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Maryland Falls to Pittsburgh 79-70: Terps Need to Work on Free Throws, But See Positives

Going into Maryland's game against Pittsburgh, most viewed the contest as a "test" more than anything. I know I did. And even though Maryland ended up losing, you can say rather definitively that the test was passed.

Maryland might not've won, but the Terrapins went toe-to-toe with the #4 team in the country with the score just two possessions apart in the final two minutes. In the end, Maryland missed more and more free throws and gave up more and more rebounds to let Pitt pull away, stretching the lead to the final margin of 79-70. And in the end, it's still the most encouraging loss I've seen in a very long time.

Make no mistake: Maryland lost this game, but they looked outstanding at times and found out a lot about the team. The most definitive conclusion of the night, though, was negative: Maryland needs to get better at free throw shooting. A lot better. I said earlier that this problem wasn't going to be long-lasting. I was wrong. Maryland shot 14-30 from the stripe (that's 47%), including a god-awful 2-11 from Jordan Williams and James Padgett. If they hit 70% - just 70%, a little worse than what they had last year and a rather average number - they win this game and knock off a team in the top 5 in the country.

It's clear the problems run deep here. Considering that Maryland's style of play will lead the to a lot of free throws (especially from Jordan Williams) they need to fix this. I can't stress this enough no matter how many times I say it: if Maryland fixes free throw shooting and only free throw shooting, they win this game. Luckily, it should be an easy fix, but I'll stop worrying once they start knocking them down.

The other major problem of the day came in the post. Pitt outrebounded Maryland by 20, 43-23, and the Terps gave up 11 offensive rebounds. The second-chance points were killer and gave Pitt a few momentum swings that kept them going during their runs. Oh, and for the record, the refereeing was awful, but Maryland got a few calls of their own. Bad, bad reffing that killed Maryland's momentum a couple of times, but not too damning.

Here's the good news, and it's very good: Maryland not only held their own, they weren't far away from outplaying Pittsburgh in this game. Oh, and if you forgot, Pittsburgh's ranked #4 in the country. In fact, if not for those eight or so minutes in the middle of the game when Pitt scored 21 or 25 points (well, that and their free throw shooting), Maryland is the better team in this game.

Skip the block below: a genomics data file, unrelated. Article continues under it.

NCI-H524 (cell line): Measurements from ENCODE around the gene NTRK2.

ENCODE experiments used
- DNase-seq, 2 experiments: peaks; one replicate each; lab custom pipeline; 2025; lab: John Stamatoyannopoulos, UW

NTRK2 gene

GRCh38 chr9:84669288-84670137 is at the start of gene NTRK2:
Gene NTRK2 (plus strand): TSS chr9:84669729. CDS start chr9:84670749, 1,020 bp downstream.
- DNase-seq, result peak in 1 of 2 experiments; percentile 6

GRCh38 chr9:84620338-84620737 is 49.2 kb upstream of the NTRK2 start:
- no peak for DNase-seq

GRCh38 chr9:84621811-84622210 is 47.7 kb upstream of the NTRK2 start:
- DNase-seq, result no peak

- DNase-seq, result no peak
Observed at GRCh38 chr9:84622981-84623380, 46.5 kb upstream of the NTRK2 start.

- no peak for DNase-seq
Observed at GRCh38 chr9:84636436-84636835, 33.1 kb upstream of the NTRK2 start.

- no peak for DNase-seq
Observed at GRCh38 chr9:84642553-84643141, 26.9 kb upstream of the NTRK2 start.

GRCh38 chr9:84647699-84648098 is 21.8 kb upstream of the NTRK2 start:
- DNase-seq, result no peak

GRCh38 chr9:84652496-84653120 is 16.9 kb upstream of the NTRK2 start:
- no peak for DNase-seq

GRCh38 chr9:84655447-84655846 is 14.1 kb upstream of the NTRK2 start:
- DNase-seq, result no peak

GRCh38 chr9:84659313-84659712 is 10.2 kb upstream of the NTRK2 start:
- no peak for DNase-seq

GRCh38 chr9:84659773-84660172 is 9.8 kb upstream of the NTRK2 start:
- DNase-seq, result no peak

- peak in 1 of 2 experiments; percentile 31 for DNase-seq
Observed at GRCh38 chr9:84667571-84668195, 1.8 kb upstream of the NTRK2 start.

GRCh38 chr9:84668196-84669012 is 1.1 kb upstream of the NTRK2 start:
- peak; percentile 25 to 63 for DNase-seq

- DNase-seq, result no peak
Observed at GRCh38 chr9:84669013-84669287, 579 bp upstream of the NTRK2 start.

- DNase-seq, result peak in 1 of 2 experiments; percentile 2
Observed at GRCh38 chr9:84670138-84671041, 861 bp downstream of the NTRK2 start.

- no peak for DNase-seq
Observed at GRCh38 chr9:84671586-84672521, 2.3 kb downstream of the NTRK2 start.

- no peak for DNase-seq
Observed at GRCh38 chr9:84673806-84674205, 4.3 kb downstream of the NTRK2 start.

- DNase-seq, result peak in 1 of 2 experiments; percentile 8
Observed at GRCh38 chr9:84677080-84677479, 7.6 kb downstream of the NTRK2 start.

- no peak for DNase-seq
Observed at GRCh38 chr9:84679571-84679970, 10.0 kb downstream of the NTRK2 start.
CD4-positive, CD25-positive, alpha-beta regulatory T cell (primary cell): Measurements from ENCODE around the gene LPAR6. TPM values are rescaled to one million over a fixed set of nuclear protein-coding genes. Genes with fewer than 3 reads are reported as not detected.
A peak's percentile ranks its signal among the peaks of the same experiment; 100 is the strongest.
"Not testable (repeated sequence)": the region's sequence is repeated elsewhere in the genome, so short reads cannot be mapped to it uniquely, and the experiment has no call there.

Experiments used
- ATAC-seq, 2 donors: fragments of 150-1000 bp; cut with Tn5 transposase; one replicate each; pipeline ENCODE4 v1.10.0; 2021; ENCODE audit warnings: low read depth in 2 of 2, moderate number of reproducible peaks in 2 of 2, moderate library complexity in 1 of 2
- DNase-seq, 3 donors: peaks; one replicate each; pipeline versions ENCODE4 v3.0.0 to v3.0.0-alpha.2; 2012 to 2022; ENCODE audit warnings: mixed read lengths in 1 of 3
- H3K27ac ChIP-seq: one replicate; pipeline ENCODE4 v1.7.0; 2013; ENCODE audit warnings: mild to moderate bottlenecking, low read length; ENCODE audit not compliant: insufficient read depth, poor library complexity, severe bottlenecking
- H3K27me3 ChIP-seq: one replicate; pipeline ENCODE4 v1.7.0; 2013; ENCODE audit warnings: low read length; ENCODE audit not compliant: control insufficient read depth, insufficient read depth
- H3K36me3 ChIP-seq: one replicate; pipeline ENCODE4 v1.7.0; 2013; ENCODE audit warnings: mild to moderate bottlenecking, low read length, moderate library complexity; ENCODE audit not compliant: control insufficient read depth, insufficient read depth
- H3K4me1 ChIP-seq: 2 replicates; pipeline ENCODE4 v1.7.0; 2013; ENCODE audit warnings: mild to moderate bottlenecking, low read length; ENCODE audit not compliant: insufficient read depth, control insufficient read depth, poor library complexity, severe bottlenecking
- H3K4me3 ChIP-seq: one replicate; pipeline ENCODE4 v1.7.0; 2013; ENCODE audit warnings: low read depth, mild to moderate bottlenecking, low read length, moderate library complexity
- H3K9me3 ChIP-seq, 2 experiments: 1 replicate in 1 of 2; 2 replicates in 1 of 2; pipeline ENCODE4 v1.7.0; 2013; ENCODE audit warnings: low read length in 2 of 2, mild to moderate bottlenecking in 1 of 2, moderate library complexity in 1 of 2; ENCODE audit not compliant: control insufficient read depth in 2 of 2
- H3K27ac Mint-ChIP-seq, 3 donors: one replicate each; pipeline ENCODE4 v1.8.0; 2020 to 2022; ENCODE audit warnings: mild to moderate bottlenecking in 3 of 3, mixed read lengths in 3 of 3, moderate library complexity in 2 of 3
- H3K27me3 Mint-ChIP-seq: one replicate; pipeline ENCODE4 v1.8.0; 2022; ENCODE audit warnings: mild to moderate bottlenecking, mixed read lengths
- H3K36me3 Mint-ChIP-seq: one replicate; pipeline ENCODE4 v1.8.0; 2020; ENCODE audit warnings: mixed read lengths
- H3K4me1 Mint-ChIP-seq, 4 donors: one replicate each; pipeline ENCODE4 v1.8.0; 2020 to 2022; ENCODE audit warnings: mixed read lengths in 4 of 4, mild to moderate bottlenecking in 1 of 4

Cliff Tucker was the gigantic bright spot of the day. He had 17 points to lead all scorers (yes, all) and even pitched in 5 assists. He might've been the best player on either team. If there was any doubt that he'd made the leap to a serious ACC contributor, it's now gone. In fact, he's now a star of this team, having passed Sean Mosley, who had just 7 points on 3-9 shooting and came up short in yet another game. I'm remaining cautiously optimistic about Mosley, but he has a lot of work to do. 

Jordan Williams was fine, but we might've found out that he isn't yet capable of taking over games against top-flight opponents. Don't get me wrong, 14 and 9 is a good statline, but he was very quiet for most of the game and had most of the stats at the start and end of the game.

Adrian Bowie still leads the starting PG spot, even if he isn't exactly where we want him to be yet. He did turn the ball over 4 times, but scored 9 points and had 3 assists. In watching the game, there was more good than bad from Bowie, who started to force a little toward the end. Pe'Shon Howard may or may not be starter-worthy eventually and didn't get as much burn as I had expected. Terrell Stoglin was about as much of a mixed bag as is possible: he forced a ton of shots and is clearly way more concerned with scoring than anything else, but he also was a huge sparkplug off the bench and put up 9 points.

What was more encouraging than perhaps anything else (outside of Tucker) was just how resilient this team is. They might not be Gary's smartest squad ever, but they're gritty and never gave up. They found ways to score and generally came up with stops when they needed them, and that will serve them well against worse teams.

If you believe in moral victories, this was pretty much the definition. If you don't, the play during the loss was about as encouraging as you can get in a loss. Fix the free throws, which should be fine by ACC play or so, and this team will make plenty of noise.